9. January 15, 2010 at 4:47 pm | permalink

    The stubborn blindness and tone-deafness of the supporters of this program amaze me. It has nothing to do with keeping the soul and heart of Ann Arbor or of making Ann Arbor a place where the arts can thrive. Instead it is a tax (and surely illegal) on needed services at a time when city finances are desperate, to pay for very limited show pieces. The inability to pay for FestiFools highlights how little this program has to do with the real creative springs in this town. The symbolism is bad too, with the “let them eat cake” appearance of misuse of public funds tied with the show pieces that have little real public appeal. Is it good for art to put up objects for ridicule?

    I’d like to point out that the art on Fourth and Washington was paid for by private donations. It is also much more accessible than the current proposals.

    The horse statue sounds lovely.

  10. By mr dairy
    January 15, 2010 at 5:43 pm | permalink

    Ann Arbor is a wannabe arts community. For the elite few it’s about the art and their own importance and not the community. The AAPAC treats us unwashed plebes like a bunch of ingrates for not “getting it”.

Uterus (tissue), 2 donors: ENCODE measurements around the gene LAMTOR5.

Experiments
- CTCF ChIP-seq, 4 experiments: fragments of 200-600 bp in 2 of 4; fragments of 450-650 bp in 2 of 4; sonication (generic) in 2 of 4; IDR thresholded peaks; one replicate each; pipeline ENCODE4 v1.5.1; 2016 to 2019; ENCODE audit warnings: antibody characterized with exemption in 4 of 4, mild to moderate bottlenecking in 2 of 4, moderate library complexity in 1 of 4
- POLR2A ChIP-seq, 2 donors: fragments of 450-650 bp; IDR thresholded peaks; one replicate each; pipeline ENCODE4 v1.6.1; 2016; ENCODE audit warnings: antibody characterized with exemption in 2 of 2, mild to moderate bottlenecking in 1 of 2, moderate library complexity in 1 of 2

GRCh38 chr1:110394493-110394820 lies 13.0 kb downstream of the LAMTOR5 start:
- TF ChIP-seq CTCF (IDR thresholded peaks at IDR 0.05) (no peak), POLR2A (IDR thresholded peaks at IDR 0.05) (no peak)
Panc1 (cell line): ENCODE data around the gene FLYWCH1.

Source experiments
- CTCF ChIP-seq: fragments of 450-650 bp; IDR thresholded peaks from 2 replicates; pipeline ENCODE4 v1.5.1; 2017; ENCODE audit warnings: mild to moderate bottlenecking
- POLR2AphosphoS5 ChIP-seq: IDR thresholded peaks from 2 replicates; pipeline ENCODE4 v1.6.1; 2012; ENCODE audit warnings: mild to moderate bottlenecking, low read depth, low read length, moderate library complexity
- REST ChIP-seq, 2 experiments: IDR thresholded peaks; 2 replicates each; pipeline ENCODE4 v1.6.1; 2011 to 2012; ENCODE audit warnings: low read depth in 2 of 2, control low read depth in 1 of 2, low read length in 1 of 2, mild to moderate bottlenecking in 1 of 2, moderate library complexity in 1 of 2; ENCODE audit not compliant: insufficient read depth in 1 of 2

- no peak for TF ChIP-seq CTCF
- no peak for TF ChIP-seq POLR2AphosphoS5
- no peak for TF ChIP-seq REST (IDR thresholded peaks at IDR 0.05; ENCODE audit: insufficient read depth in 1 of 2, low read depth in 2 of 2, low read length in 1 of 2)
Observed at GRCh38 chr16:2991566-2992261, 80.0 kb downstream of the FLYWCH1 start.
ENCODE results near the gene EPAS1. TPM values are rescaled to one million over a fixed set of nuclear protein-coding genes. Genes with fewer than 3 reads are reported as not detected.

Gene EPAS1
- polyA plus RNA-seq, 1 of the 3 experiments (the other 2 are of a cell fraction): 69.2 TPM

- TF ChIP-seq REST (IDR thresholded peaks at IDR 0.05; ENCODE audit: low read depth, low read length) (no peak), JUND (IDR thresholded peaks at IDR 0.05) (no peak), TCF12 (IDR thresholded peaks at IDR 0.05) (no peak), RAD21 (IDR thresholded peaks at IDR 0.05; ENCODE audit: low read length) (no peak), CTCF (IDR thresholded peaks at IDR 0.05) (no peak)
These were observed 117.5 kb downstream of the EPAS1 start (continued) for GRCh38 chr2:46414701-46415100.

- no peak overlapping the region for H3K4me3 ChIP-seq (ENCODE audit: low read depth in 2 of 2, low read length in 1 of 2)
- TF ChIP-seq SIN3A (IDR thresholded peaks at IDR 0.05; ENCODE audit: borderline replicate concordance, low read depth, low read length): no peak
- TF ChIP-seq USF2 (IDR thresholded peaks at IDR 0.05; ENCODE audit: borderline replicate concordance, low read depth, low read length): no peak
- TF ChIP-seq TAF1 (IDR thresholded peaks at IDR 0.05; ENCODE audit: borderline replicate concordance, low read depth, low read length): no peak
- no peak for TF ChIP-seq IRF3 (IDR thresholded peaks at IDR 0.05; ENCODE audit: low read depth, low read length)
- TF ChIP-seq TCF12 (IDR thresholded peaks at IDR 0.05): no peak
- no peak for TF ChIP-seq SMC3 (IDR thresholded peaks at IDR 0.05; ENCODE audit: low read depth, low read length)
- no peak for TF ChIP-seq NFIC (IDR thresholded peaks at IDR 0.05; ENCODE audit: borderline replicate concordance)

Festifools is a creative community event. It inspires local creative people regardless of their name or credentials. It has grown every year since its inception. It involves people and brings them together. This is a prime example of how art can inspire and build community.

    Putting a fountain, no matter how high minded, in front of a public building is about as creative as making oatmeal in a microwave. Once the Urinal is in place how many people will stop on Huron St and contemplate it? Or even fathom it’s message without written instructions?

    Festifools has demonstrated the ability to inspire and bring people together. It’s an annual event that gets more publicity for Ann arbor every year. I bet that Festifools will be appreciated by more people than the Urinal ever could hope.

    This is the difference between “art” and being an arts community.

    We already have an inspirational source for how important water is to our community. It’s called the Allen Creek. Yet we keep it hidden in a pipe while we spend millions for yet another fountain in front of yet another government building.